Mixed transport feedback over Melbourne Stage 4 lockdown

HVIA argues against a New Zealand-style move as VTA welcomes freight understanding

Mixed transport feedback over Melbourne Stage 4 lockdown
HVIA chief executive Todd Hacking


Concern mixed with support has flowed from truck-related interests in the wake of Victoria’s move to stage 4 pandemic restrictions for Melbourne.

Heavy Vehicle Industry Australia (HVIA) has once more urged the Victorian government to avoid what it sees as the errors New Zealand made in its comprehensive lockdown earlier this year.

And the Victorian Transport Association (VTA) has backed premier Daniel Andrews’ recognition of the intrinsic nature of transport and supply-chains during the announcement of a tighter lockdown.

With a business impacts statement looming, HVIA sees mirroring the original New Zealand model as risking devastation to the Victorian and national economies.

"The Premier is having to make incredibly hard decisions to keep Victorians safe in the face of the formidable challenges resulting from this pandemic," chief executive Todd Hacking says.

"We have asked the premier to exempt freight and the heavy vehicle supply chain, including, manufacturers, component suppliers and businesses involved in the design, service, repair, maintenance and engineering support for heavy vehicles.

"However, the media speculation has been enough to make HVIA members nervous, particularly given how disastrous the NZ Government’s decision proved to be in the first instance for the heavy vehicle industry.

"While the New Zealand government exempted freight and heavy vehicle repair and maintenance providers, other critical parts of the supply chain were forced to close — such as manufacturers and component suppliers.

"This was initially due to the urgency of the shutdown but the NZ government had to repeatedly make changes as the unintended consequences became apparent.

"Just about all heavy vehicle manufacturers and suppliers provide ongoing product support and technical guidance once the part or component is operational or the vehicle is on the road.

"If these businesses were shutdown, the flow on effect would quickly have significant national consequences as Victoria has the highest concentration of heavy vehicle businesses in the country.

"Without these businesses open and trading, the heavy vehicle fleet will likely be compromised and the freight supply chain across the country will suffer significant delays, which will fuel panic and anxiety within the community."

Hacking notes HVIA members had responded proactively to the threat of Covid-19 and had taken various precautions to ensure the safety of their personnel.

"The Kenworth factory closed for four weeks whilst changes were made to the assembly line to ensure the one person per four square metres rule could be adhered to," he says.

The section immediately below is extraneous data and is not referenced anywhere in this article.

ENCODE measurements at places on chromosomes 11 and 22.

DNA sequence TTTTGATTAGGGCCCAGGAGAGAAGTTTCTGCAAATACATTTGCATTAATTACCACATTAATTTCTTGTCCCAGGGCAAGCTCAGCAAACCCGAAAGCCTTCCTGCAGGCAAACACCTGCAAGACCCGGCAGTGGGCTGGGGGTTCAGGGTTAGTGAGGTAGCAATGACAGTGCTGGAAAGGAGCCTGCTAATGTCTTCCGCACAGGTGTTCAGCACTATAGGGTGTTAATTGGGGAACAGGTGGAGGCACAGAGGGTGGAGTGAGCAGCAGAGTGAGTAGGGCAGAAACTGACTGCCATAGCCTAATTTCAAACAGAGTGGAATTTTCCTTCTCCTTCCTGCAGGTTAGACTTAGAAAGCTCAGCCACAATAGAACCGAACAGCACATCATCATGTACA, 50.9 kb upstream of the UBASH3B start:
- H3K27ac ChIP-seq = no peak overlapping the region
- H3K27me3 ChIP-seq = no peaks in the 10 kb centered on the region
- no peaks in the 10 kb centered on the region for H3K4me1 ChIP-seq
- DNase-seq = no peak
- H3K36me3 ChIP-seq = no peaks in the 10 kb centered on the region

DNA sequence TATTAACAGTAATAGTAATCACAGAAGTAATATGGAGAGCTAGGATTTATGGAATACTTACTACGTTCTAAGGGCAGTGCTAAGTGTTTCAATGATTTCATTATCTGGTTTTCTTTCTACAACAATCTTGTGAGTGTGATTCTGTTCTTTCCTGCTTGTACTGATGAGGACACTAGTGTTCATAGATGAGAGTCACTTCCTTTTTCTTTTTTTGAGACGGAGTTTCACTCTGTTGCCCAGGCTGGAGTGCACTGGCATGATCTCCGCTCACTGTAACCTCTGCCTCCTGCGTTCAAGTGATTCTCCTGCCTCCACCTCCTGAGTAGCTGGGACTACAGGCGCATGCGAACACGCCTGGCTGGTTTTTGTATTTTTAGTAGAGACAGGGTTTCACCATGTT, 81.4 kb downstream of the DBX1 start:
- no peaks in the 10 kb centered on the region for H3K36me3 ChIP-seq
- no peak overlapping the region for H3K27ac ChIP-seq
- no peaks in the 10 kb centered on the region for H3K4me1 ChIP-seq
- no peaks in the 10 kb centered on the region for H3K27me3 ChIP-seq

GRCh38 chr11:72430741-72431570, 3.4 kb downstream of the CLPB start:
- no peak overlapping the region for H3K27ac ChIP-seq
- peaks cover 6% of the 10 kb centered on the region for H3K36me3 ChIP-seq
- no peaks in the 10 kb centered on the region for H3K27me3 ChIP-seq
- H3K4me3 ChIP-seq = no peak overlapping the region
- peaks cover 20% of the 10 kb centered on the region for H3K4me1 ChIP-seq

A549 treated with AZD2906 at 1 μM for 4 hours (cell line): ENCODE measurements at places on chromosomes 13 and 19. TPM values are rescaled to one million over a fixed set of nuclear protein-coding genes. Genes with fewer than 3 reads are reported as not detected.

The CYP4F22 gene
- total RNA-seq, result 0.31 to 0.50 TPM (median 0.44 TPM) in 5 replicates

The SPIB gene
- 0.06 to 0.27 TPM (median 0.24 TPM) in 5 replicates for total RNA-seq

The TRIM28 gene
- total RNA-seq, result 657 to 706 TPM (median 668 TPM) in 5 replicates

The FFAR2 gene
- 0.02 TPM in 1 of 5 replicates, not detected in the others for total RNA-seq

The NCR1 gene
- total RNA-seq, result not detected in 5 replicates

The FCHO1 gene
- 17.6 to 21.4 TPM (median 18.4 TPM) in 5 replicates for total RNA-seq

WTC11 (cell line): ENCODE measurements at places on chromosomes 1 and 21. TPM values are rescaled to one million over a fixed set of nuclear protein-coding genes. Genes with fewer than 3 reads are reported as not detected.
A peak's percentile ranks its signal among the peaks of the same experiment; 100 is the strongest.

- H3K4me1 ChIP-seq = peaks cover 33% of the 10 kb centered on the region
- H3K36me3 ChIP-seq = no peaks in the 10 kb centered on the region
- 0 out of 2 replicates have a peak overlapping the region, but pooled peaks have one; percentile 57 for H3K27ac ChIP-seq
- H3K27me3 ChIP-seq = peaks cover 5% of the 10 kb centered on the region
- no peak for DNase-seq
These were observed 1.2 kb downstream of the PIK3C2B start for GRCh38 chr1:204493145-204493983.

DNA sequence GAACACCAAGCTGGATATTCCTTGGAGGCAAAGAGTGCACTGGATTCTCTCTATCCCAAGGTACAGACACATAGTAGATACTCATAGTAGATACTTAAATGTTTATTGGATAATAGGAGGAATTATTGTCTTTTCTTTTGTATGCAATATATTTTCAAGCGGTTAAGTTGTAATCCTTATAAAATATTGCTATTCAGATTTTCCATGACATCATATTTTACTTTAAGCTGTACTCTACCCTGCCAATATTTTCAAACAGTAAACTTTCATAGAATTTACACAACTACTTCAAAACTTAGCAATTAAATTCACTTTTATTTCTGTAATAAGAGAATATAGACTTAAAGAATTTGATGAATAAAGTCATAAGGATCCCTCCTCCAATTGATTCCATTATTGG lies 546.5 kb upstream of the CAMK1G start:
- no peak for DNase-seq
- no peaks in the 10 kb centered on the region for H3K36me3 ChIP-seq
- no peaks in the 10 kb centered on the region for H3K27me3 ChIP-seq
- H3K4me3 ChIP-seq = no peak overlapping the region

"Other measures taken by HVIA members in Victoria include, daily temperature checking, lunch-room closures, split shifts, investments in technology, increased cleaning and sanitation, working from home arrangements, and operational COVIDsafe plans to ensure staff and customers remain safe."

Hacking adds that that HVIA has been impressed with the Victorian government’s response to the rising health challenge, noting that Andrews clearly articulated the need to use a deep dive into the health data to activate any escalation to Stage 4 and highlighted that many of the current cases have been in industries that are and would remain operational under any further response," he says.

"In his comments yesterday, the premier also acknowledged how Victorian ports support the national freight task and clearly understood the importance of the supply chain that supports freight and logistics.

"All of these businesses play a vital role in keeping the nation’s heavy vehicles on the road and safe."

WorkSafe Victoria's COVID-19 disclosure requirement

The VTA says it acknowledges "the enormous amount of work the Victorian government is doing to prioritise and protect the nation’s supply chains" as it strengthens restrictions across the state to stop the spread of coronavirus.

It insists Andrews is right to emphasise the complexity of national supply chains and that Melbourne has the biggest container port in Australia, in response to questions about further work restrictions that would be introduced.

"Transport is an essential service and it is encouraging that the Victorian Government is doing a power of work and working with the freight industry to ensure we can continue to operate safely and productively," VTA CEO Peter Anderson says.

"The premier clearly gets that the nation cannot afford to shut down because of what’s happening in Victoria.

"Since coronavirus took hold in February, the transport industry has shown leadership and adapted its systems and processes to be able to safely and efficiently service the needs of customers and consumers and keep supply chains moving.

"As Victorians prepare for further restrictions to their lives and livelihoods, we urge them to heed the advice of state and Commonwealth jurisdictions so that we can reduce community transition and start to get our economy back on a positive footing as soon as possible."

Anderson also reassures Victorians the transport industry will continue to deliver fresh food, groceries, medicine, fuel and other essential goods to see the community through tougher restrictions.

"What we don’t want to see is a run on supermarkets over the next few days before the new restrictions come into effect because it is completely unnecessary," he says.

"Distribution centres have ample supplies to maintain consumer demand so there is no need for panic buying like we saw earlier in the year when the pandemic first hit."

The Stage 4 restrictions can be found here


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